Shigeaki Hattori in 2005
PHOTO: Rubbin's Racin' Forums
The race win and the championship went to underfunded Hattori Racing Enterprises and driver Brett Moffitt. The 2015 Cup Series Rookie of the Year landed the ride for the 2018 season, and scored his first of six victories this year in the second round of the season at Atlanta. With a small crew and a few loyal sponsors from overseas, Moffitt wasn’t sure if he was going to run the full season. But he developed a penchant for thrilling last-minute victories, capped by a late charge in the final three laps at the ISM Raceway that locked him into the Championship Four. And now former IndyCar driver Shigeaki Hattori, who finished last in one of his ten Truck Series starts as a driver in 2005, has his first championship as an owner.

Jon Wood's wreck with Kelly Sutton in 2004
*This marked the first last-place finish for truck #50 since June 8, 2018, when Todd Peck’s run for Beaver Motorsports ended after 1 lap at Texas.
*The #50 had trailed a Truck Series race at Homestead just once before – November 19, 2004, when Jon Wood’s #50 Ford tangled with Kelly Sutton on Lap 2 of the Ford 200. Wood actually made it to pit road while Sutton did not, but without the “Crash Clock” in place, Sutton returned to the race and completed 19 more laps, moving up two spots to 34th.

32) #50-Camden Murphy / 11 laps / vibration
31) #87-Joe Nemechek / 20 laps / suspension
30) #15-Reid Wilson / 80 laps / engine
29) #20-Tanner Thorson / 120 laps / engine
28) #10-Jennifer Jo Cobb / 124 laps / running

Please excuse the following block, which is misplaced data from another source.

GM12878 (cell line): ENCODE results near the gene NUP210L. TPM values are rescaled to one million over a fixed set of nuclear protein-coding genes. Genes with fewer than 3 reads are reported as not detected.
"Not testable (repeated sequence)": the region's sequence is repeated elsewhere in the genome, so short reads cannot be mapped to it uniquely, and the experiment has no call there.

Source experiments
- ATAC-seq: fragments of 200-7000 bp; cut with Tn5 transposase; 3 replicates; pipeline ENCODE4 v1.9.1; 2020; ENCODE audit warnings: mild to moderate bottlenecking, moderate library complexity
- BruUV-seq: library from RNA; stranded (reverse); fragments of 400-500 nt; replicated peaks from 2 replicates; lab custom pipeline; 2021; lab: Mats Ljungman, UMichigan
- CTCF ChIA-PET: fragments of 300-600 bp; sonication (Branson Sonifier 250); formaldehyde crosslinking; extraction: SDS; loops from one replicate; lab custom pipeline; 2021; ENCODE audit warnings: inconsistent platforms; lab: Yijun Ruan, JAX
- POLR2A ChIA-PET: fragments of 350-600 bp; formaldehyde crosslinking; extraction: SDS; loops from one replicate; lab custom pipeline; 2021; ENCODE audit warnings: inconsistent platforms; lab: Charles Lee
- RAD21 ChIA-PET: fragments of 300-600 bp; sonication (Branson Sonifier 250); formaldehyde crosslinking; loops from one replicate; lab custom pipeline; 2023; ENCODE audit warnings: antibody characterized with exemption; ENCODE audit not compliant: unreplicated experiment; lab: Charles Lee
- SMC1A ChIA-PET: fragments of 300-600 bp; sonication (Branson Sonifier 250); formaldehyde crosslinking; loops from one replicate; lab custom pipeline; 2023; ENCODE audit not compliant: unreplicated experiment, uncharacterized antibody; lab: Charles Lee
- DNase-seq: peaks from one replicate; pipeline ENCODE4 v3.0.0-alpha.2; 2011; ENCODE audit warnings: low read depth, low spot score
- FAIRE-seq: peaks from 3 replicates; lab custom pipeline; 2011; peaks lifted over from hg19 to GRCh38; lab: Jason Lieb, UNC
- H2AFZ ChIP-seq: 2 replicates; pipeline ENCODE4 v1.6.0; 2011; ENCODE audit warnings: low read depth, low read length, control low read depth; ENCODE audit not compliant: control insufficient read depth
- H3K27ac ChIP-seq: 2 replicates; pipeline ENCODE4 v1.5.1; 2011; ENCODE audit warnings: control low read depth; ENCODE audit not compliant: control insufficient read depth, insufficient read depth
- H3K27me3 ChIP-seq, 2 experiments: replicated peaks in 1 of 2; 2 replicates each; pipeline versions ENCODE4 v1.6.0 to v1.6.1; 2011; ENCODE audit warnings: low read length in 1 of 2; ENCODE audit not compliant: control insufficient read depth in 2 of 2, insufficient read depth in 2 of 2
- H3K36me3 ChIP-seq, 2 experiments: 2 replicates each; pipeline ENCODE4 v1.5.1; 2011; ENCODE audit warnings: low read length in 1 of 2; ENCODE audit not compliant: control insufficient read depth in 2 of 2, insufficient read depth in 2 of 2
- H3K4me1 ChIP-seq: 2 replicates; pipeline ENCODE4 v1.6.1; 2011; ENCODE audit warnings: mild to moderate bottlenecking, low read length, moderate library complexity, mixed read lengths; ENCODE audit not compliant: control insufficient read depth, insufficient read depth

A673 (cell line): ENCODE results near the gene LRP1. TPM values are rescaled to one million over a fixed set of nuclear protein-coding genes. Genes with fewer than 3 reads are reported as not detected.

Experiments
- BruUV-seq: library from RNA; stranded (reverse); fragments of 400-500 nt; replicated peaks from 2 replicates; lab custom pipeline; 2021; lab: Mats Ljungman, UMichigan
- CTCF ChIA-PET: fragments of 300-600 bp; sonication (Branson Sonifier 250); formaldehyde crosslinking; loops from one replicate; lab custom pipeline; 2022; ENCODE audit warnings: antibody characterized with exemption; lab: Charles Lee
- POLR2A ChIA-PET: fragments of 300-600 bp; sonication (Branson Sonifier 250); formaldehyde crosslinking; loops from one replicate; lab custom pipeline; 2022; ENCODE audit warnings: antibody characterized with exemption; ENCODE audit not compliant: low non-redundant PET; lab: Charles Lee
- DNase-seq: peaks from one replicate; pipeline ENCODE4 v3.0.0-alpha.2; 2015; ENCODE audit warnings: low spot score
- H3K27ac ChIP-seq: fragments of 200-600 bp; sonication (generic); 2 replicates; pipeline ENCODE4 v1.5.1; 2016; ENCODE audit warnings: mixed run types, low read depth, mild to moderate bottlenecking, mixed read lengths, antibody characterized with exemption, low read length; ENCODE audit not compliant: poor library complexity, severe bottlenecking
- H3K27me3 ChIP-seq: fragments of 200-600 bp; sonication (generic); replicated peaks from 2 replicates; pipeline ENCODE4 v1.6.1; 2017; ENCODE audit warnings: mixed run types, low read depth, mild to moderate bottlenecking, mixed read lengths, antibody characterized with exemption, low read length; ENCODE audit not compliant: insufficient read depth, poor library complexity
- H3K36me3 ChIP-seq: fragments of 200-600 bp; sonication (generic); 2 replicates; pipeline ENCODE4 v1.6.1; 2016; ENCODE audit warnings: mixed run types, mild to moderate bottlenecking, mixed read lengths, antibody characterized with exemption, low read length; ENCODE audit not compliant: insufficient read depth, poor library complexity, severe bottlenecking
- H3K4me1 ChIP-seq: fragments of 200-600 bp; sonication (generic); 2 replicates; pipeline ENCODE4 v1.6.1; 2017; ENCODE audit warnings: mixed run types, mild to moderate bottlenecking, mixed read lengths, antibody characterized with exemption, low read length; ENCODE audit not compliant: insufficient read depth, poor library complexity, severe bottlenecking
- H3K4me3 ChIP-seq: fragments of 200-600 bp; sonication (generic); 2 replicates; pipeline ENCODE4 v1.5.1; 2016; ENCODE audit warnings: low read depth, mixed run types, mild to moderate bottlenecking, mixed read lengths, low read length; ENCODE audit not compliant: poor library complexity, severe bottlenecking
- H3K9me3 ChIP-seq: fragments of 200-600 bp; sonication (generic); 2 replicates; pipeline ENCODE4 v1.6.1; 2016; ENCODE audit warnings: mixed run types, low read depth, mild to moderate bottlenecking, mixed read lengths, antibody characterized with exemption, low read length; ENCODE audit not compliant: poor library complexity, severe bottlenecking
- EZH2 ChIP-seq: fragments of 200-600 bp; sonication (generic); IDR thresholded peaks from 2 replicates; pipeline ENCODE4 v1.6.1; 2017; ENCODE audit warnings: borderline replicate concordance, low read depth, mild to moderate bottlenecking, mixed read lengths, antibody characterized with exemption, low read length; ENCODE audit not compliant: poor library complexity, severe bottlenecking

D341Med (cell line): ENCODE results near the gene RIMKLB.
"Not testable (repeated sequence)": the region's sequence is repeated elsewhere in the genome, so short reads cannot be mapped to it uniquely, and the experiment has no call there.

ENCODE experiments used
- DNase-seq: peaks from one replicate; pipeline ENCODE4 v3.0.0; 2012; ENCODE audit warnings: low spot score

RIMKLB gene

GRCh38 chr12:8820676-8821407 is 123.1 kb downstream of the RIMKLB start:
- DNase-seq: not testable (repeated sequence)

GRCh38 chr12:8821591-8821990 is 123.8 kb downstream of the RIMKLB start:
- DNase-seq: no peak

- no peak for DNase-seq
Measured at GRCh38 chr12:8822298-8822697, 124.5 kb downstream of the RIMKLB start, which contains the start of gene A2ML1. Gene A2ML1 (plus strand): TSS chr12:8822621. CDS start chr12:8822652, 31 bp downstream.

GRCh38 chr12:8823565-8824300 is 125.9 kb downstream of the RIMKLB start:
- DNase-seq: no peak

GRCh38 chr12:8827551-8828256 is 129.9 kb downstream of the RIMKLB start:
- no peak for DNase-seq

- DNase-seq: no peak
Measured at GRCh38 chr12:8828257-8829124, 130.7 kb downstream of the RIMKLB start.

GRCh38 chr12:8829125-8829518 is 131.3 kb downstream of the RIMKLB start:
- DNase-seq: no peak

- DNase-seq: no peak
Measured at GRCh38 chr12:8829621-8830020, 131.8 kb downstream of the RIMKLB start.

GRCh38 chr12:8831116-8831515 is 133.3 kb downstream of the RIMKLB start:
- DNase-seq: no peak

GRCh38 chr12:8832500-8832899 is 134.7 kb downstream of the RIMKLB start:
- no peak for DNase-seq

1st) MB Motorsports (6)
2nd) Beaver Motorsports (4)
3rd) Copp Motorsports, NEMCO Motorsports (3)
4th) Clay Greenfield Motorsports, DGR-Crosley, Mike Harmon Racing, Norm Benning Racing, Reaume Brothers Racing, TJL Racing, Young’s Motorsports (1)

1st) Chevrolet (22)
2nd) Toyota (1)


Friday, November 16, 2018

New Merchandise Now Available!

UPDATE: The new Store can be found at this link.

I am pleased to announce the release of new “official” merchandise!
First, I am making available the same white FlexFit caps like the one I wear at the races. That hat proudly displays the logo in red. Also, for no additional charge, you can add up to two lines of custom text along with the logo. Add the name of your favorite last-place finisher, your favorite reason out, your Twitter handle – just about anything you like. All for just $40, including shipping to the U.S. (Cap orders are processed through Vistaprint.)

Second, bumper stickers are also available in two colors - red text on white - like the one on my computer - or white text on black - like on my daily driver. Both versions are available for $5 each or three for $10, which includes shipping to anywhere in the U.S. (Bumper sticker orders are processed through BuildASign).


To order your caps and bumper stickers, you can complete payment by PayPal at my link:

Check or money order also accepted at:

Brock Beard
3240 Lone Tree Way, Suite 101
Antioch, California 94509-5559

Be sure to include in your message which items you want. You can also e-mail me at

These new items are in addition to our existing store on RedBubble, featuring t-shirts with the logo. All profits (with the exception of those for #LAST100 gear, which goes to RSS Racing) will go to keeping going, and help us cover more races in 2019 and beyond.

Have a Merry Christmas and a happy holiday season, and we’ll see you again for our tenth anniversary season next February!

INTERVIEWS: Victor Obaika and Tanner Berryhill return to NASCAR in a big way

Victor Obaika on race morning at ISM
PHOTOS: Brock Beard